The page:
Friday, November 12, 2010

G20: Victory for Emerging Countries, Green Light to Control Currencies

The G-20 gave the green light to emerging economies to adopt capital controls for those countries which are feeling the weight of excessive exchange rate appreciation, such as Brazil and many others. This is the interpretation made by many analysts.

The final declaration says that emerging economies with adequate reserves and overvalued exchange rates may take "careful macro measures." This point had not been covered in the earlier text set by the finance ministers of the group two weeks ago.

Capital controls are no longer taboo

"I believe the G-20 is giving approval for any capital controls, now seen as an effective way to limit the negative effect of investment portfolios," said Marco Annunziata, Unicredit's chief economist,  "Capital controls are no longer taboo."

Jane Foley, Chief strategist exchange at Rabobank, says he G-20 recognizes that is currently not in a position to prevent actions such as Brazil's, which raised the tax on foreign capital. She said this would only be possible if there were international penalties that would require much political commitment of the authorities. "Preventing these measures would also bring more criticism about the Federal Reserve policy,".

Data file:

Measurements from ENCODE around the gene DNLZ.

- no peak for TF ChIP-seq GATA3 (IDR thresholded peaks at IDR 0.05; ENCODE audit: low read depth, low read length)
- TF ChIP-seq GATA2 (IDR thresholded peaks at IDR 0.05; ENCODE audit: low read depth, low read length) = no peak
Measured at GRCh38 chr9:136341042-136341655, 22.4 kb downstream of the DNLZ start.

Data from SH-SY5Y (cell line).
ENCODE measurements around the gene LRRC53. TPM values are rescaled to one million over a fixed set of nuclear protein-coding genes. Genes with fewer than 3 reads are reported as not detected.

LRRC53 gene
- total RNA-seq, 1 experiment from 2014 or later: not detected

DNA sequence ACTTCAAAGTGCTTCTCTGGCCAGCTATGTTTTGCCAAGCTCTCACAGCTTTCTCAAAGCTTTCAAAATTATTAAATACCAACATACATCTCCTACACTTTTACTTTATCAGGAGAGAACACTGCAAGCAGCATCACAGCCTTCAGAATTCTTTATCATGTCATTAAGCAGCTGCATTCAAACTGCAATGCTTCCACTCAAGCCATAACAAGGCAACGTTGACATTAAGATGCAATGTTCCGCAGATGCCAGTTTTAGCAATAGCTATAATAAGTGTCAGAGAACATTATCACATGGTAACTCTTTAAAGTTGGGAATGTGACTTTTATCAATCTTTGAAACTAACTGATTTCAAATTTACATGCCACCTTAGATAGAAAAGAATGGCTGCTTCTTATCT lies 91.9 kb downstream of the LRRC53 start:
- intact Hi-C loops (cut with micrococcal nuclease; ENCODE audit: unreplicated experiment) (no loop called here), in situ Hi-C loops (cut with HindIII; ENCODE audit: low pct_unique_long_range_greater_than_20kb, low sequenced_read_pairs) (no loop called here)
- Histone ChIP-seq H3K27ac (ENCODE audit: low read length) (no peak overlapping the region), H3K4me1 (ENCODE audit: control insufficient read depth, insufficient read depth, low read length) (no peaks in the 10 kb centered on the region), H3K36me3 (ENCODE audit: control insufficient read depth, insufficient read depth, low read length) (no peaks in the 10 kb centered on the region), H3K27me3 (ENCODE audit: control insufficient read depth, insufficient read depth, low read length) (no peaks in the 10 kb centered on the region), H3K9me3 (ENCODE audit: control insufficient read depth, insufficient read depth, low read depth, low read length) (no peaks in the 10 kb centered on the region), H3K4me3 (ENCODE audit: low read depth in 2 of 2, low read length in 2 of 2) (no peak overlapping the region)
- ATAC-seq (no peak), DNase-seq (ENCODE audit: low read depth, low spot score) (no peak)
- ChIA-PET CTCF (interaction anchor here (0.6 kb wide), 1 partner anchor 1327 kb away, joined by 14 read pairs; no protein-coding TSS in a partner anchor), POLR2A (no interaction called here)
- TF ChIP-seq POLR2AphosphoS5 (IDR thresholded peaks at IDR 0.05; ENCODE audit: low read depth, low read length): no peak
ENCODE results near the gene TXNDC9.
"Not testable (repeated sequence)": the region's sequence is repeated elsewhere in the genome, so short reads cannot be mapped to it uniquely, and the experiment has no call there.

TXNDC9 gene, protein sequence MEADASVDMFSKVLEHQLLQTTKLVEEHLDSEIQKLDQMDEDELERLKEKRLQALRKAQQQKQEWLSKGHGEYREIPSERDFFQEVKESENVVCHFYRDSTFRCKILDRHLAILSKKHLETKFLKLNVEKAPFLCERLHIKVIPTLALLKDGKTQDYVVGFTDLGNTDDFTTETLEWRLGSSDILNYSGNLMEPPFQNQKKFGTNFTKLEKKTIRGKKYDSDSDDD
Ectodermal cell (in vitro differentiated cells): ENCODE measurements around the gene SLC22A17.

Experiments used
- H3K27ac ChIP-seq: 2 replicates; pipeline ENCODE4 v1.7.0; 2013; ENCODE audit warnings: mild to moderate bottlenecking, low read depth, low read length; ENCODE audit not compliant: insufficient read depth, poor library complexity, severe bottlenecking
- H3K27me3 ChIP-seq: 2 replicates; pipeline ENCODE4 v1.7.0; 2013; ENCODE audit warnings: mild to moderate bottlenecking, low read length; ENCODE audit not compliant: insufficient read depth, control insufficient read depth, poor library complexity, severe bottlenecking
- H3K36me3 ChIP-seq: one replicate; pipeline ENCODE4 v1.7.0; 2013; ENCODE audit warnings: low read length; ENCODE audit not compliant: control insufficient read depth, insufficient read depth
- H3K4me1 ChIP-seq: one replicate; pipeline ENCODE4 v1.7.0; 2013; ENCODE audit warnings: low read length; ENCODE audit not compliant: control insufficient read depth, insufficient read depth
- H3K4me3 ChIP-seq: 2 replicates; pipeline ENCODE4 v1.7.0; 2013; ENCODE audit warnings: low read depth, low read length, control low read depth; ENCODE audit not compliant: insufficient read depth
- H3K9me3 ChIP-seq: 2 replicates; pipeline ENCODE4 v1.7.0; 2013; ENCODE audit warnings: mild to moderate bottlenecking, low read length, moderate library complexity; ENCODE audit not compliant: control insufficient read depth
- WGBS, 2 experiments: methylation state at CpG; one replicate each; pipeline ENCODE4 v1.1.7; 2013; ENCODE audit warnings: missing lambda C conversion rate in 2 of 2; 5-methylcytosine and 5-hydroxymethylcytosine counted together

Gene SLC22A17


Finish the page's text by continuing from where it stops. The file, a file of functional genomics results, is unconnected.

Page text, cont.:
The determination of the G-20 is particularly important for Brazil, which recently adopted a series of actions to stem the heavy flow of foreign funds and the Real appreciation. The Brazilian government blames the ultra-accommodative strategy of the United States for the inflow of ollars. There are significant worries about bubbles in emerging markets.

Chris Turner, chief strategist of foreign exchange at ING, also interprets the phrase the G-20 as a liberation for the capital controls.

Shocking Victory

This section of the statement was also welcomed by South Korea and has generated expectations that the country may take initiatives to curb the appreciation of its currency. Rhee Chang-yong, a member of the committee preparing the meeting of Korea, said the possibility of imposing measures is a "shocking" victory that will allow the authorities of some countries to intervene in the exchange..

Lee Myung-bak , South Korea's president, also said his country will act against excessive flow of capital and reiterated that it will consider further steps to limit the inflow of funds.

With news from O Estado de Sao Paulo.

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